The 1901 Nebraska Legislature in enacting the inheritance tax, following the provisions of most other states, subjected to this tax not only property passing by will or intestacy or transferred in contemplation of death but also all lifetime transfers "intended to take effect in possession or enjoyment after death" or under which, and as a result of death, "any person or body corporate shall become beneficially entitled in possession or expectation to any property or income thereof." Although the statute exists in substantially the same form today, its scope is largely undetermined by Nebraska Supreme Court decisions. Based upon the body of state law, the Federal Estate Tax, when first enacted in 1916, included a tax upon "transfers in contemplation of or intended to take effect in possession or enjoyment at or after death." The federal statute provided a tax upon transfers taking effect "at or after" death while the Nebraska statute taxed those taking effect only "after" death. The federal statute contained no provision comparable to the Nebraska clause imposing a tax on transfers under which one becomes beneficially entitled in possession or expectation to any property by reason of death. The federal statute has been construed and amended many times since its original enactment. This article considers the comparative development of the federal and Nebraska statutes and the relevance of the present federal law in applying the present Nebraska statute.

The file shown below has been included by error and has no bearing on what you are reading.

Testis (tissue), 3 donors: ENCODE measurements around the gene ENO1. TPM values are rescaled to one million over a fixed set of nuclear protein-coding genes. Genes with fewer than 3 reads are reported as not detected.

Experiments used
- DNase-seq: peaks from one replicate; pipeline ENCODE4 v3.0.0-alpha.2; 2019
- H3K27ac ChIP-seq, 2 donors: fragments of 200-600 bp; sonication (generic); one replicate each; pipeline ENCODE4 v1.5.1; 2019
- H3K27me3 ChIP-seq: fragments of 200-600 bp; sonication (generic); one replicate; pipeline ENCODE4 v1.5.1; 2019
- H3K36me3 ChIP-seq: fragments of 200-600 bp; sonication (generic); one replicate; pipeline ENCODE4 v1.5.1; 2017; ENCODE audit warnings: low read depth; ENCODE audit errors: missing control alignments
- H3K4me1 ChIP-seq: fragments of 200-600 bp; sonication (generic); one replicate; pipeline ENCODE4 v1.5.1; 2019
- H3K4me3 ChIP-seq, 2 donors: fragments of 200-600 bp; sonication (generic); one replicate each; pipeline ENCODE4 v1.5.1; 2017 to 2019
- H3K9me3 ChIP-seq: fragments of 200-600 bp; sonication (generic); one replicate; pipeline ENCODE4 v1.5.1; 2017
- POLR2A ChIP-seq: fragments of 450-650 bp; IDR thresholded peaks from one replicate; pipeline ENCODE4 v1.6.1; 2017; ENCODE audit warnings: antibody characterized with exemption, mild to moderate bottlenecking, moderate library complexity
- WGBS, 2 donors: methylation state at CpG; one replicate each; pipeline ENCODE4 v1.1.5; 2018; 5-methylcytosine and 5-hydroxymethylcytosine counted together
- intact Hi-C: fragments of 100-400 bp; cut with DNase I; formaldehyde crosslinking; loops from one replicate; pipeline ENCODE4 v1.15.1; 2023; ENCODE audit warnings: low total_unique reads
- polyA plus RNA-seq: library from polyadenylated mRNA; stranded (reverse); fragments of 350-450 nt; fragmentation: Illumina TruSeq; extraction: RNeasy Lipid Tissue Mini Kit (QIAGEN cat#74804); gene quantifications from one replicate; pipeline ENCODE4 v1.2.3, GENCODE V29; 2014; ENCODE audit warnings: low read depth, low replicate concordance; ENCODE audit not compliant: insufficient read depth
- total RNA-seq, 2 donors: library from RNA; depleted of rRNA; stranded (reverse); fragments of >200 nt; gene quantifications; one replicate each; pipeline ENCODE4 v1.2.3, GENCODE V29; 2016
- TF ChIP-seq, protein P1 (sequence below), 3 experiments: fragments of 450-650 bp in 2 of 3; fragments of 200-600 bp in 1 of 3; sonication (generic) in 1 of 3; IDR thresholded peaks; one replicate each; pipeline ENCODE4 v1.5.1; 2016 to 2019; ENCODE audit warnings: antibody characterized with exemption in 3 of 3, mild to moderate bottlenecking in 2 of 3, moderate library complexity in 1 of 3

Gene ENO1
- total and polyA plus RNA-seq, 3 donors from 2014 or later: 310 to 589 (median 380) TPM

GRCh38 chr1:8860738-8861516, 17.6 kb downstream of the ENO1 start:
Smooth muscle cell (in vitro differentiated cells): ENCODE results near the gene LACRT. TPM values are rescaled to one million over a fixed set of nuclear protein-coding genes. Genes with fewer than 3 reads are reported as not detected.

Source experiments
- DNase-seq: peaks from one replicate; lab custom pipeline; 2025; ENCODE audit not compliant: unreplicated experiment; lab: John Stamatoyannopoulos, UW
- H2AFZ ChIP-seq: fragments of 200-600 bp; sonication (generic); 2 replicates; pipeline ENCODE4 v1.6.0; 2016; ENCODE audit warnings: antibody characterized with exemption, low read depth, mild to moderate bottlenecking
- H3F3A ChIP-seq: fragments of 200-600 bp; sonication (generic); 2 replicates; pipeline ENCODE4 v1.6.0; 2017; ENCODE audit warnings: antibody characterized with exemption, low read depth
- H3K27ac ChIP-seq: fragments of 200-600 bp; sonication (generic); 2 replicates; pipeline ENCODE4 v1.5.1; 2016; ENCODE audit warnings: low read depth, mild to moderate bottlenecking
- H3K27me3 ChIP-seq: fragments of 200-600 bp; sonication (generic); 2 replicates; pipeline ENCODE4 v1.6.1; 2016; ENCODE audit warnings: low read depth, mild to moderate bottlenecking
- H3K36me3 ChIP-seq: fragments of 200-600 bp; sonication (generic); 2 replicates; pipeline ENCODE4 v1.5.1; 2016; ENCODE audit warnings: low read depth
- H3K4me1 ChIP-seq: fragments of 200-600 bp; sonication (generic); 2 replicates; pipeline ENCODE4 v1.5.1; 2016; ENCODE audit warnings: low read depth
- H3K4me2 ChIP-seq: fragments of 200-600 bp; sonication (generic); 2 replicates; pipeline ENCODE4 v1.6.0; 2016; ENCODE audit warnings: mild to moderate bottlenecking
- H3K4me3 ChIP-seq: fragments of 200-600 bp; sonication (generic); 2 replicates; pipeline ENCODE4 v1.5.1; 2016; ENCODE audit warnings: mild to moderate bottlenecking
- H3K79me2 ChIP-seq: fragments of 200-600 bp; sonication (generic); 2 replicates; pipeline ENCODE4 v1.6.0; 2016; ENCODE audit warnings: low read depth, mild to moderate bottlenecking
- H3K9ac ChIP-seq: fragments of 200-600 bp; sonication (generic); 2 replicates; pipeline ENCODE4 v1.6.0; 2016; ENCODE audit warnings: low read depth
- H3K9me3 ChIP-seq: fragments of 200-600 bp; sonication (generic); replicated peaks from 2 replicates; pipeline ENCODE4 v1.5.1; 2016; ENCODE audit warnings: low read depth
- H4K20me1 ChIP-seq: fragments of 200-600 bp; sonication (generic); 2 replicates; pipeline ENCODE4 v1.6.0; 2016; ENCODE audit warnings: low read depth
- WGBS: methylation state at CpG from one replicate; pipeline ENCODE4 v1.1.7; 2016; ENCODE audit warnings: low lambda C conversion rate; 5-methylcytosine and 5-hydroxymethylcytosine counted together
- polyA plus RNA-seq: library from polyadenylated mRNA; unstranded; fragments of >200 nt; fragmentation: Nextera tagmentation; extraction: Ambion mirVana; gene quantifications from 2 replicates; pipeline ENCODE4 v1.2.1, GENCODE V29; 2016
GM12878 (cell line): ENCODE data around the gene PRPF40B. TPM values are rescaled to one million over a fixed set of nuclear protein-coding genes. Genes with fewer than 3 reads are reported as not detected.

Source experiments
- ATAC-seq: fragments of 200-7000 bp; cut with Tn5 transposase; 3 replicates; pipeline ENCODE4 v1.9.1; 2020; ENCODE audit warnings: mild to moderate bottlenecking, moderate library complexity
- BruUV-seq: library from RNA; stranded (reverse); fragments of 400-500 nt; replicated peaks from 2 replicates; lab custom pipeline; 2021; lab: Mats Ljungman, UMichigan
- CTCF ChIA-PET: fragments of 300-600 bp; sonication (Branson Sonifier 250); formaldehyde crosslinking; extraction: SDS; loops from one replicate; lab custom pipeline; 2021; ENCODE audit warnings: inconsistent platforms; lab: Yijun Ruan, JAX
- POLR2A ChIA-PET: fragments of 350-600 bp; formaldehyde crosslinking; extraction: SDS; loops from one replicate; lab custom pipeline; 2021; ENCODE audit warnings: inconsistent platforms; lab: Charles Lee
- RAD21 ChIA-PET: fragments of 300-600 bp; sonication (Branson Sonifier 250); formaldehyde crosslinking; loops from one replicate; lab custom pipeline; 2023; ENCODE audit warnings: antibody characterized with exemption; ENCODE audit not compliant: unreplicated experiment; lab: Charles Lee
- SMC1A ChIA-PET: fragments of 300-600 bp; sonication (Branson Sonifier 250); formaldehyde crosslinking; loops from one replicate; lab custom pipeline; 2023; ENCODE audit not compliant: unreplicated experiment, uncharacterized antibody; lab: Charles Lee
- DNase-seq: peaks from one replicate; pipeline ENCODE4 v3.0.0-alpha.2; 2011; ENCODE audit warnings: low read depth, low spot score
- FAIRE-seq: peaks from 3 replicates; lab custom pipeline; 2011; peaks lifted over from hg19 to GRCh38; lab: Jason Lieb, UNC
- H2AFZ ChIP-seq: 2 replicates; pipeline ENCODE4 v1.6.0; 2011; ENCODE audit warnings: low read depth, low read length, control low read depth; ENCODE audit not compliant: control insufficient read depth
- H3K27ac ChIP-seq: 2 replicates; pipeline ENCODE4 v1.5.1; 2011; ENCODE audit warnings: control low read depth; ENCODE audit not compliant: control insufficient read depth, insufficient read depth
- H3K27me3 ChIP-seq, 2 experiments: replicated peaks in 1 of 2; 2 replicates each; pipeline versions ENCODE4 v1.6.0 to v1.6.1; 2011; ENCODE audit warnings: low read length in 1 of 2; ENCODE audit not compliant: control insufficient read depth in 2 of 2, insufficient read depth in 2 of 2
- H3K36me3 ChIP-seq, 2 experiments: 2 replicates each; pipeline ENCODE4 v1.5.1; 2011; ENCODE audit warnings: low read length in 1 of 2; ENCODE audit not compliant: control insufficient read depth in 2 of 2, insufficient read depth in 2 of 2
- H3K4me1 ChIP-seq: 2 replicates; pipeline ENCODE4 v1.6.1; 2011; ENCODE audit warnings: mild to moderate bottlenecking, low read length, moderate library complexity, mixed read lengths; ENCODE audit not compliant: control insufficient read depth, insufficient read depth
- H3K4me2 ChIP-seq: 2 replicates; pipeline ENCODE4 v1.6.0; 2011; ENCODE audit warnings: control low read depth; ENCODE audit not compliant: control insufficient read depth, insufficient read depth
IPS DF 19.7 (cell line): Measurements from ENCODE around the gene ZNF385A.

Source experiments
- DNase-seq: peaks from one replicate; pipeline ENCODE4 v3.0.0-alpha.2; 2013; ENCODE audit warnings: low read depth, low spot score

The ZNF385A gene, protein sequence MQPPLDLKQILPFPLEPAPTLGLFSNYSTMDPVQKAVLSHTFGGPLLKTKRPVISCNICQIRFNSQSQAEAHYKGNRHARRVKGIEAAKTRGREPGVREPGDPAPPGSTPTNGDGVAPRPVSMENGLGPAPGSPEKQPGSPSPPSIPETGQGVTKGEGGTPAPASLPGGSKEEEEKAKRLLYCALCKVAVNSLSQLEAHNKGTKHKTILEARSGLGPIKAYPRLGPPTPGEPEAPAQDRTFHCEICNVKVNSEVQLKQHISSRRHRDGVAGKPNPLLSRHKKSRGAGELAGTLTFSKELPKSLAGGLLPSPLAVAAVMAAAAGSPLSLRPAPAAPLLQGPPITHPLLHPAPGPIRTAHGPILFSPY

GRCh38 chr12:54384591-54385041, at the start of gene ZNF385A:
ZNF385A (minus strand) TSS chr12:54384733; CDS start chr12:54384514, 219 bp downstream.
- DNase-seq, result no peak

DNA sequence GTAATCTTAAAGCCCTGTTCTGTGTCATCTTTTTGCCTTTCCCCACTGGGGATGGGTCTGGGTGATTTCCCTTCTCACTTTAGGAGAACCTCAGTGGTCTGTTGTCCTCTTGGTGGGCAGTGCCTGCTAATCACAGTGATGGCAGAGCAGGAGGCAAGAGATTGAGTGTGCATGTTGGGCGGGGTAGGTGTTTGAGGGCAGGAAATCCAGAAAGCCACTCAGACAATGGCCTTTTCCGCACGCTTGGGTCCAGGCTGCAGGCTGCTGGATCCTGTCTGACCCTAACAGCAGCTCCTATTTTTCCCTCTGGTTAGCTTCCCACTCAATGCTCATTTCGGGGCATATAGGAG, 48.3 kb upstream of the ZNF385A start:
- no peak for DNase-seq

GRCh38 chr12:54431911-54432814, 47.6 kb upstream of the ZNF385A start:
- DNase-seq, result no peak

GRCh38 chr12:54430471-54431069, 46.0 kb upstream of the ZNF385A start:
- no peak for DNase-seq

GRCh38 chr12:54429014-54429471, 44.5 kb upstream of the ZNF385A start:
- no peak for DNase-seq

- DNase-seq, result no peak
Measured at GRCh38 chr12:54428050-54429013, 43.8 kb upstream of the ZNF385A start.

Glen A. Burbridge,
Property Interests within Nebraska Inheritance Tax Provisions,
43 Neb. L. Rev. 870
Available at: http://digitalcommons.unl.edu/nlr/vol43/iss4/11